(GVO) – During 2015 and 2016, Macedonia’s state-owned railway charged refugees, who had crossed into the country’s territory while fleeing war, conflict, persecution, and other injustices, five times the normal price of a ticket. The move was widely criticized for seeming to profit off of…
Macedonia (GV) – Investigative journalists in Macedonia say the country’s ruling party VMRO-DPMNE owns properties that by law it shouldn’t, and that party officials in government positions have abused their power to benefit the party. The Center for Investigative Journalism SCOOP earlier revealed that Macedonia’s main ruling…
Serbian government officials are claiming that uproar over alleged plans to establish a state body to persuade women to avoid abortions is all a misunderstanding.
Slavica Đukić Dejanović, a minister without portfolio responsible for demography and population policy, reportedly told pro-government tabloid Informer confirming that the state would “form a body that would raise awareness of all women about the harmful side effects of abortions.” Several other media outlets then picked up on the statement. According to news portal Alo.rs, the council would provide counseling on pregnancy and its termination, and “would include the civil sector, priests and various experts that would be able to help.”
A very un-Balkan thing happened during the Macedonian election. Instead of voting for ‘their’ ethnic parties, many ethnic Albanians decided to vote for the opposition Social Democrats (SDSM), who recently re-branded themselves as more multi-ethnic.
Currently, Macedonia is going through the tumultuous process of forming a new government after parliamentary elections on 11 December. The initial election results are controversial — and contested — so it’s uncertain which party will have more members of parliament in the end. Nevertheless, even though the ruling parties seem to have a slight lead, it is evident that their support has dropped dramatically in comparison to previous elections.
Macedonians are outraged their government is asking for flood relief donations, while spending millions in taxpayers money on a massive ferris wheel, and that they are not diverting critical construction resources and machinery towards flood relief.
At least 21 people died, and dozens are missing and injured, in floods that hit the Macedonian capital Skopje, following torrential rains on August 5. The water level in some areas reached a height of 1.5 metres (4 ft 11 in) because the drainage systems were faulty or did not exist.
Protesters of the ‘Colorful Revolution’ in Macedonia claim they won’t be intimidated by the police announcement that they would press criminal charges against the bravest among them. The anti-corruption protests, while non-violent, are far from passive, and include marches, performances, and throwing paint at objects that symbolize the impunity and poor governance of the regime. According to experts, the charges are illegal from several points of view.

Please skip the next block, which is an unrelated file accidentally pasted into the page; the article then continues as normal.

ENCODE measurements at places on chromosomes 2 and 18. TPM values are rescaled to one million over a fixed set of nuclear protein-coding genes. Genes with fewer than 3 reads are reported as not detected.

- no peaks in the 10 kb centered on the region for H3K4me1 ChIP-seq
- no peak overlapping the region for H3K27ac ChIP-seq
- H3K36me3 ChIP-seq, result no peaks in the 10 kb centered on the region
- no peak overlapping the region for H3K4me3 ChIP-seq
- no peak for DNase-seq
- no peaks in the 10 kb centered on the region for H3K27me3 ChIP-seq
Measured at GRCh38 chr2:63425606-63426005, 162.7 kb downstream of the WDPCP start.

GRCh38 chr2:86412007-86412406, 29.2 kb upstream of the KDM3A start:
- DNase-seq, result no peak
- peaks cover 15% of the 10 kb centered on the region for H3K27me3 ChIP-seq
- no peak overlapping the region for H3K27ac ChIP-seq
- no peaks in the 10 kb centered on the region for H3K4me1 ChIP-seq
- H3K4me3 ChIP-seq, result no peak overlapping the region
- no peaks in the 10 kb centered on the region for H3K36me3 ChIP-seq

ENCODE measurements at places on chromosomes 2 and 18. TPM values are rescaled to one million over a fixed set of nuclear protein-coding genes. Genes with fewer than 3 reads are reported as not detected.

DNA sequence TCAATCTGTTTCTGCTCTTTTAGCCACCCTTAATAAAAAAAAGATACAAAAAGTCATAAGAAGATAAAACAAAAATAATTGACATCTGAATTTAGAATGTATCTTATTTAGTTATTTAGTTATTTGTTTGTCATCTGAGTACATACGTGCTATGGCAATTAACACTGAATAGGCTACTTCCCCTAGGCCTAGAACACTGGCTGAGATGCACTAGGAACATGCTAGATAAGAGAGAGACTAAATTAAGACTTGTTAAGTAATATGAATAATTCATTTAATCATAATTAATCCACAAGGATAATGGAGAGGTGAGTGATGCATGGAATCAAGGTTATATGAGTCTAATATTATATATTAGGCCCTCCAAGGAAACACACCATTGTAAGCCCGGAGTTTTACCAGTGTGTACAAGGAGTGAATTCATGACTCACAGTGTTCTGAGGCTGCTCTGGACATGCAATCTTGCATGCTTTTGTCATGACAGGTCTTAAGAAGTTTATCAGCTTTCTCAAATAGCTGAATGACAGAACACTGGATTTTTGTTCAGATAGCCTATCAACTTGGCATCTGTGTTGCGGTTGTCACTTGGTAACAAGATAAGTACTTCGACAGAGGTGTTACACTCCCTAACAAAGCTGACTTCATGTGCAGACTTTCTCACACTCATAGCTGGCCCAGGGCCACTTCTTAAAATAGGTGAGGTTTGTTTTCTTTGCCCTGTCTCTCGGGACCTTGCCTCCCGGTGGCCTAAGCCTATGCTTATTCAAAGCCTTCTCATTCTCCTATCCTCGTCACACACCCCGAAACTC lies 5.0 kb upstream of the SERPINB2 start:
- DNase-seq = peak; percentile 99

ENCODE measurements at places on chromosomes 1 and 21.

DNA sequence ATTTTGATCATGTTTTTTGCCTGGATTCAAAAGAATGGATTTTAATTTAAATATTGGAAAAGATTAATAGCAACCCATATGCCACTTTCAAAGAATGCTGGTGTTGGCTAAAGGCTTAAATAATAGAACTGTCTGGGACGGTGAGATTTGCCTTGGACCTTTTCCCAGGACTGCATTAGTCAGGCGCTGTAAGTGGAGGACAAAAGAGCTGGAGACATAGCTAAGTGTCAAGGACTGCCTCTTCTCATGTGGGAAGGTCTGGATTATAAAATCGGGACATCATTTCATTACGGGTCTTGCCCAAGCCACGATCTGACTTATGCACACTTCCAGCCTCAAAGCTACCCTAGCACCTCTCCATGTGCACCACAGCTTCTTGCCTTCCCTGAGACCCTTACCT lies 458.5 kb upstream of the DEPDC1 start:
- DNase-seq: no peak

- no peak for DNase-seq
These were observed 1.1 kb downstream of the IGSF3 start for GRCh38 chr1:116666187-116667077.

Under Macedonian law, such ‘painting’ is considered a misdemeanor, with a fine of 50 euros (58 US dollars) should a uniformed policeman or sanitary inspector catch the perpetrator in the act. Contrary to the law, the police have been calling in people suspected of painting for questioning. The protesters consider this a form of intimidation which, in fact, fueled their anger and increased their numbers.
While the ‘Colorful Revolution’ protests take place in over 20 cities across Macedonia, they have been most frequent and intensive in the capital, Skopje and second biggest city, Bitola. On Friday, June 3, the police increased the pressure by announcing their intent to press criminal charges against seven protesters in Skopje, and against 26 protesters in Bitola. This gives the situation a much higher level of gravity — if the public prosecutors approve investigations under such charges, they may involve arrests, detention and possible prison sentences.
Facing street protests with crowds in the thousands, Macedonian officials are intensifying the police response to the so-called “I Protest” movement (#протестирам| #protestoj). Half a dozen prominent demonstrators have already been detained and placed under house arrest on charges of participating in riots.
Among those arrested is a 19-year-old law student named Borjan Eftimov, whom police summoned for questioning in mid-April. After he voluntarily reported to the police station, he was charged with ransacking a presidential public outreach office on April 13 and placed under house arrest for eight days. Eftimov admits to throwing stones at the building’s window and removing a chair from inside, but law enforcement officers have refused to let him plead guilty formally.
Пока в нескольких городах Македонии продолжаются протесты против безнаказанности коррупционеров, полиция поместила пять участников демонстраций под домашний арест [мак] и намерена предъявить обвинения в участии в преступном формировании и массовых беспорядках нескольким другим.
25 апреля власти сначала вызвали нескольких участников протестов на допрос, а затем арестовали их. Среди них профессор Здравко Савески (PhD) и Владимир Куновски; оба являются основателями недавно сформированной левой политической партии «Левица» (мак, Левые). Они обвиняются в участии в преступном формировании и были помещены под домашний арест на восемь дней [мак].